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Our History

In 2012, the Read to Succeed Program was introduced to engage students in literacy over the Summer months. The program aims to promote literacy and prevent the phenomenon known as “Summer Slide.”


Studies prove that children who do not read during the Summer can lose up to three months of reading progress and that has a cumulative, long-term effect. Summer reading loss during the elementary grades accumulates to an achievement gap of 18 months by the end of sixth grade, and accumulating to two or more years in reading achievement by the end of middle school.


Providing a solution, The Read to Succeed Summer Program (R2S), is a comprehensive, and intentional reading program that provides PreK-3rd grade students and their families with year round opportunities to engage with and have access to reading materials and instruction.

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What is "Summer Slide"?

The "summer slide," also known as "summer learning loss," refers to the decline in academic skills and knowledge that some students experience during the summer break from school. This phenomenon is particularly relevant to reading skills, as it pertains to a decline in a child's reading abilities over the summer months. 


Here's an explanation of the summer slide in the context of reading:

  1. Lack of Practice: During the school year, students are regularly engaged in reading activities as part of their curriculum. They read books, complete assignments, and participate in literacy-focused lessons. However, when summer vacation arrives, many students may not engage in regular reading activities, leading to a decrease in their reading practice.

  2. Forgetting and Regression: Reading skills, like any other skills, require consistent practice to maintain and improve. When children don't read during the summer, they may forget some of the vocabulary, comprehension strategies, and decoding skills they acquired during the school year. This regression can result in a decline in their reading proficiency.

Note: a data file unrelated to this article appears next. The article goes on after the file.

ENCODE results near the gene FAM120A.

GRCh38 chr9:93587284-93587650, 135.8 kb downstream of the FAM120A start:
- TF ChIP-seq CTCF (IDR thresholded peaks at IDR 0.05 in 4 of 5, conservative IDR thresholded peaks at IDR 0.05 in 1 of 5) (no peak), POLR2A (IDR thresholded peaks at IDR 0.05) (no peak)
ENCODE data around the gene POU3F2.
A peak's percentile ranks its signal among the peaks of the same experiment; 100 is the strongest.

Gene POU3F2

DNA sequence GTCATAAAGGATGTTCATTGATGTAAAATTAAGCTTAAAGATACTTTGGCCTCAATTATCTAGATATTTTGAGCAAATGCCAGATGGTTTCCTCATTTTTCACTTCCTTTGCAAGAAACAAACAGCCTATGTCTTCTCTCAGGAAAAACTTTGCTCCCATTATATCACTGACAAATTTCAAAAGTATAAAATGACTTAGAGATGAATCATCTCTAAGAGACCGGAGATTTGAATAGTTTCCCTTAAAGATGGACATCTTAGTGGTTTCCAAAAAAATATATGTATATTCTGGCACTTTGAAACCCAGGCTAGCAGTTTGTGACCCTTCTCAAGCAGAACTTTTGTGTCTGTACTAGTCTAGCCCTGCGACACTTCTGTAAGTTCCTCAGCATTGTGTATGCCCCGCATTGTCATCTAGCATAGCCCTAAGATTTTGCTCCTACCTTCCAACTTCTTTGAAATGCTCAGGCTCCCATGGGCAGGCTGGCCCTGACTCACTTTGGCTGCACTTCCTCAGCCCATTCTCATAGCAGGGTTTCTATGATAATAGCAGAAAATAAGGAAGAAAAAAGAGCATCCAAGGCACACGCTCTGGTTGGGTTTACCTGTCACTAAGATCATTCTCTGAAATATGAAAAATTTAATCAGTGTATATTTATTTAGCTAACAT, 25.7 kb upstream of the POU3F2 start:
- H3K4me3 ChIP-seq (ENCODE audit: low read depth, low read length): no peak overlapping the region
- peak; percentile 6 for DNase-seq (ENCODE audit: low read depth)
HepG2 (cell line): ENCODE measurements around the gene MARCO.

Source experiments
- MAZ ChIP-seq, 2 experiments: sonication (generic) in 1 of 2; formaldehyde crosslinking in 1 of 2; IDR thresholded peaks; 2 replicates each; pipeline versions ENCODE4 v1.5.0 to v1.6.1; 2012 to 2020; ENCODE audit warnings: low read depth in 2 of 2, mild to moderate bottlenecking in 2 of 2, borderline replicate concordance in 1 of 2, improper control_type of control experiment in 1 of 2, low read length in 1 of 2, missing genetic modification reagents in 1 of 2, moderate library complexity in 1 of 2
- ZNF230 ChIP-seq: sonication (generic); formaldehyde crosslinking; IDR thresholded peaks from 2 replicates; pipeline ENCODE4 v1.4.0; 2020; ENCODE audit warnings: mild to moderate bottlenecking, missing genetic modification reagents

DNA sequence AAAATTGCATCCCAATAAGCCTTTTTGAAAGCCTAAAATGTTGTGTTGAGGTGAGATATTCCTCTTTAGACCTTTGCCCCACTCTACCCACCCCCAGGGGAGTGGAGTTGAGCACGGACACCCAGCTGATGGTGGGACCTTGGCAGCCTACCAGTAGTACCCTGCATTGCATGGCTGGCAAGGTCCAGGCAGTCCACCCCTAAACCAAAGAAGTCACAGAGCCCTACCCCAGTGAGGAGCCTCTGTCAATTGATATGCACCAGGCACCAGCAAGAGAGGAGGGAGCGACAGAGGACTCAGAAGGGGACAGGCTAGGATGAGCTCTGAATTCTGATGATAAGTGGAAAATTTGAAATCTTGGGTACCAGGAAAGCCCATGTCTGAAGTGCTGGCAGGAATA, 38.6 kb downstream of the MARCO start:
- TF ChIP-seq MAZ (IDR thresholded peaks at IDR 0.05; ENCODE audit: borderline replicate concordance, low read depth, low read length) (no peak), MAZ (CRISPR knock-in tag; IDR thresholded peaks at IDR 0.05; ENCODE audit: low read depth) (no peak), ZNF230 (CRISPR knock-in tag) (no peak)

3. Achievement Gap Widening: The summer slide tends to affect students from lower-income backgrounds more severely. This is because they often have limited access to books and educational resources during the summer, exacerbating the achievement gap between them and their peers from more privileged backgrounds.

  4. Impact on School Performance: When students return to school in the fall after experiencing the summer slide, they may struggle to catch up with their peers who maintained their reading skills over the break. This can affect their overall academic performance and lead to difficulties in the upcoming school year.

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How To Beat "Summer Slide"?

To combat the summer slide in reading, educators, parents, and caregivers can take several proactive steps:

  1. Encourage Summer Reading: Promote a culture of reading at home during the summer. Encourage children to choose books that interest them and set aside time for daily reading.

  2. Access to Books: Make sure children have access to a variety of reading materials, including books, magazines, and e-books. Public libraries often offer summer reading programs that can motivate children to read.

  3. Keep a Reading Log: Have children keep a log of the books they read during the summer. This can provide a sense of accomplishment and motivation to continue reading.

  4. Reading Challenges: Create fun reading challenges or incentives to motivate children to read. For example, you can set goals for the number of books they read over the summer and reward their achievements.

  5. Family Reading Time: Set aside time for family reading, where everyone in the family reads together or discusses what they're reading. This can create a positive reading environment at home.


By taking these proactive measures, parents and educators can help mitigate the summer slide and ensure that children maintain and even improve their reading skills over the summer break.

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